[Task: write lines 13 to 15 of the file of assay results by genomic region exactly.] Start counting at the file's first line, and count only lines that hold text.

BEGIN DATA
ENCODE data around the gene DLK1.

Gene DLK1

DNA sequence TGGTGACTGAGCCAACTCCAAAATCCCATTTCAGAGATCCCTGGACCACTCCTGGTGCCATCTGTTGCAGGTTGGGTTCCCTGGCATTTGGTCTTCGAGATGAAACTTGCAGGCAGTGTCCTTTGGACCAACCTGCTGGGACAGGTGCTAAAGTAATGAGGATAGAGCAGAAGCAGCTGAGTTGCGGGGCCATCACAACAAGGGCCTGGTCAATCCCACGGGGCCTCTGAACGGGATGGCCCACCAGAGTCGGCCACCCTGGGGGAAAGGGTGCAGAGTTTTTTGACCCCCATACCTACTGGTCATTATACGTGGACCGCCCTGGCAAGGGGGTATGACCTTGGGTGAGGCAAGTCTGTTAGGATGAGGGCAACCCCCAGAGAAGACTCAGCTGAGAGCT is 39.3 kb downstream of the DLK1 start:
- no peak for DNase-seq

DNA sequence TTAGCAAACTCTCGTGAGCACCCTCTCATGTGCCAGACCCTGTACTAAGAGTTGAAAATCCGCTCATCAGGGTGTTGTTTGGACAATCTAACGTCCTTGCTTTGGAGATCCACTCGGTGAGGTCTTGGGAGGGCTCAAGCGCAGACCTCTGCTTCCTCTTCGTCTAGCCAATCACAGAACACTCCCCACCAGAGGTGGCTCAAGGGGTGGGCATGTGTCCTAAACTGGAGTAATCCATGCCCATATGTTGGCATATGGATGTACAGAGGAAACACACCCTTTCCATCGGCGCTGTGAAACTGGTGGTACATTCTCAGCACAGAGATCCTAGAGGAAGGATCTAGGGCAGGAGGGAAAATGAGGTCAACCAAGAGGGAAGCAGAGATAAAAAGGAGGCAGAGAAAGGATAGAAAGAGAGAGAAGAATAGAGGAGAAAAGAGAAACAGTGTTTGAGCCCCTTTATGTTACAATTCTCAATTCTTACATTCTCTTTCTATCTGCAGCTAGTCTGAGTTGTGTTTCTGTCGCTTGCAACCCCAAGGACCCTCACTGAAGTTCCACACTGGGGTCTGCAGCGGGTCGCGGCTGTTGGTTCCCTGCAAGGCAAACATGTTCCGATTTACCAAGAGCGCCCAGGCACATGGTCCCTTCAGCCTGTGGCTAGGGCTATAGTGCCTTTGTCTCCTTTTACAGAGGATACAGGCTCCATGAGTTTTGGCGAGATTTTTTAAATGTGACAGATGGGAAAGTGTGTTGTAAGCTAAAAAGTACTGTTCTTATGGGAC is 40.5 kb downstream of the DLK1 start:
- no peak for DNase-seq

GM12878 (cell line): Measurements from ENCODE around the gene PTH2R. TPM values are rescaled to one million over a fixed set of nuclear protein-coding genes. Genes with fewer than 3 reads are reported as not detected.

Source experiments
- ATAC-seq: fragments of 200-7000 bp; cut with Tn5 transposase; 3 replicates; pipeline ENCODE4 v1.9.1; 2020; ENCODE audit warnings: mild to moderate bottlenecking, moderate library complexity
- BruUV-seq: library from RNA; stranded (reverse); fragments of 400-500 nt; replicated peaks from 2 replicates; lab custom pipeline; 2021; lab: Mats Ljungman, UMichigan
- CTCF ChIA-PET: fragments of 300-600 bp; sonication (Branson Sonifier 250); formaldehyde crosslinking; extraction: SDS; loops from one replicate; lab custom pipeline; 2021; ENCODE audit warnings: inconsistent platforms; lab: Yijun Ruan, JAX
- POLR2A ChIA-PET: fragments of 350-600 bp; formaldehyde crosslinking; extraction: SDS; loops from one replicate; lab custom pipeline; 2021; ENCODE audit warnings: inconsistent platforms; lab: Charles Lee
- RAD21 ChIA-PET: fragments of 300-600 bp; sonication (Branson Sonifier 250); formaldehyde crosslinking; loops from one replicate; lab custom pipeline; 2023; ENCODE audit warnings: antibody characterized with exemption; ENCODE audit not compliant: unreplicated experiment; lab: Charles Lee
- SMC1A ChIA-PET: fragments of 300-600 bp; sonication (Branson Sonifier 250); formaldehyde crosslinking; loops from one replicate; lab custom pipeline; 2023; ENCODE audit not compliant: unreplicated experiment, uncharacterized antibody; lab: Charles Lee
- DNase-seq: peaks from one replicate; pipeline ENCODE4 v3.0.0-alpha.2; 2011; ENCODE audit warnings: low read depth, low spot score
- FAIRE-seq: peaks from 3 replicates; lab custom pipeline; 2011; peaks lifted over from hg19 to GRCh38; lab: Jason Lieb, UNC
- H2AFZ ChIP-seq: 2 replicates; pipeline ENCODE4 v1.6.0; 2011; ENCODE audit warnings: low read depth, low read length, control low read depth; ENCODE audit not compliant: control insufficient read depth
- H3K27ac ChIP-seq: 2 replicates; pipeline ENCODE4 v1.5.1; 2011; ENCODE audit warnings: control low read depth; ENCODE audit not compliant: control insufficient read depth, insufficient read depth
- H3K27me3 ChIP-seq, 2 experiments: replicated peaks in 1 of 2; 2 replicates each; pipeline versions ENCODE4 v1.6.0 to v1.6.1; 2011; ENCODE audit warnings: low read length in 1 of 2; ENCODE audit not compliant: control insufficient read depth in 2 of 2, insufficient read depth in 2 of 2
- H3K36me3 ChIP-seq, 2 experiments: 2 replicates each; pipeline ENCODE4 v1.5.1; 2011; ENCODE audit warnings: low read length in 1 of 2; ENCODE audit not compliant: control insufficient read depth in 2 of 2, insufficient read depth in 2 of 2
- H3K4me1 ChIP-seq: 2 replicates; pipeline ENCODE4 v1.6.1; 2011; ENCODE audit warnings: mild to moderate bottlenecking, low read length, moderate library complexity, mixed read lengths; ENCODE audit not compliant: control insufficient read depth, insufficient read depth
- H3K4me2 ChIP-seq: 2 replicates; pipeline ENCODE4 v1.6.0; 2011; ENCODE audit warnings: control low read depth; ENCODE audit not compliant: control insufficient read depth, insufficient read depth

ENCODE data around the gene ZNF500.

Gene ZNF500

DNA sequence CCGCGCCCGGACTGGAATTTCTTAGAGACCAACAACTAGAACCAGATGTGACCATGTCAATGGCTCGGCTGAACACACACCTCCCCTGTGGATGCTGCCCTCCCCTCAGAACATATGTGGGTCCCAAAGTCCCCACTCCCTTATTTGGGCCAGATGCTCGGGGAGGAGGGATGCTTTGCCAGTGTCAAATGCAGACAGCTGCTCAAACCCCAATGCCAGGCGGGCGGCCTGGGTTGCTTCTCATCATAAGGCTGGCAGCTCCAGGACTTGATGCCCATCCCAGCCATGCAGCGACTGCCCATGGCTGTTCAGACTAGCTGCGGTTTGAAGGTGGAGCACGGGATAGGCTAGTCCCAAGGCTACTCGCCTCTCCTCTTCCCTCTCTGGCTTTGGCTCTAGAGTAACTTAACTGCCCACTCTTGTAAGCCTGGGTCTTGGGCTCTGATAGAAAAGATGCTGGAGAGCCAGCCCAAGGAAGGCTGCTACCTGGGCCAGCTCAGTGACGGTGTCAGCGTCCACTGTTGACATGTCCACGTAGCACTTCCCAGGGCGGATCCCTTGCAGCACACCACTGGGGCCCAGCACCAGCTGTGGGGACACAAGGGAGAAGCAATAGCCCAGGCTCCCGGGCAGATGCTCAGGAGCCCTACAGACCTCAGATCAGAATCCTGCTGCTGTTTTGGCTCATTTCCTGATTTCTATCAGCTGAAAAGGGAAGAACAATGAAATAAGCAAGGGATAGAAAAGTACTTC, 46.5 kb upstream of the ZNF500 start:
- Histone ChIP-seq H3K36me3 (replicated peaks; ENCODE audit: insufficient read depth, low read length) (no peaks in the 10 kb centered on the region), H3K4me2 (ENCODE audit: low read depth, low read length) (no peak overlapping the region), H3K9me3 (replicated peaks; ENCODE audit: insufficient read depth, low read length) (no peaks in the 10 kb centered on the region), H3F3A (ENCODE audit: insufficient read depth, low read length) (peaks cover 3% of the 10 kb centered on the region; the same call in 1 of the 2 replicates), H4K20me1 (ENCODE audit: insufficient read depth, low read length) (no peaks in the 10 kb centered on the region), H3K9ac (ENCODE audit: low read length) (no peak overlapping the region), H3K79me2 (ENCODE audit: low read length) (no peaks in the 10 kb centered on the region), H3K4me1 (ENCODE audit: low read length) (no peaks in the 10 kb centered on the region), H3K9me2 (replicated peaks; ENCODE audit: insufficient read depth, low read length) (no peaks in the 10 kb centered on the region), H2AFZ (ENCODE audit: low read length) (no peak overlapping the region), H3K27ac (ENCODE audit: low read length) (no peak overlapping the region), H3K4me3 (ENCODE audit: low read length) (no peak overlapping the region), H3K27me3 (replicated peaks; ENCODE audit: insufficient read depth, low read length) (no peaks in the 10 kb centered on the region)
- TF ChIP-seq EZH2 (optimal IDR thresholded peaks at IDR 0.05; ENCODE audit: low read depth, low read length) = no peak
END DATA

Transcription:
- RAD21 ChIA-PET: fragments of 300-600 bp; sonication (Branson Sonifier 250); formaldehyde crosslinking; loops from one replicate; lab custom pipeline; 2023; ENCODE audit warnings: antibody characterized with exemption; ENCODE audit not compliant: unreplicated experiment; lab: Charles Lee
- SMC1A ChIA-PET: fragments of 300-600 bp; sonication (Branson Sonifier 250); formaldehyde crosslinking; loops from one replicate; lab custom pipeline; 2023; ENCODE audit not compliant: unreplicated experiment, uncharacterized antibody; lab: Charles Lee
- DNase-seq: peaks from one replicate; pipeline ENCODE4 v3.0.0-alpha.2; 2011; ENCODE audit warnings: low read depth, low spot score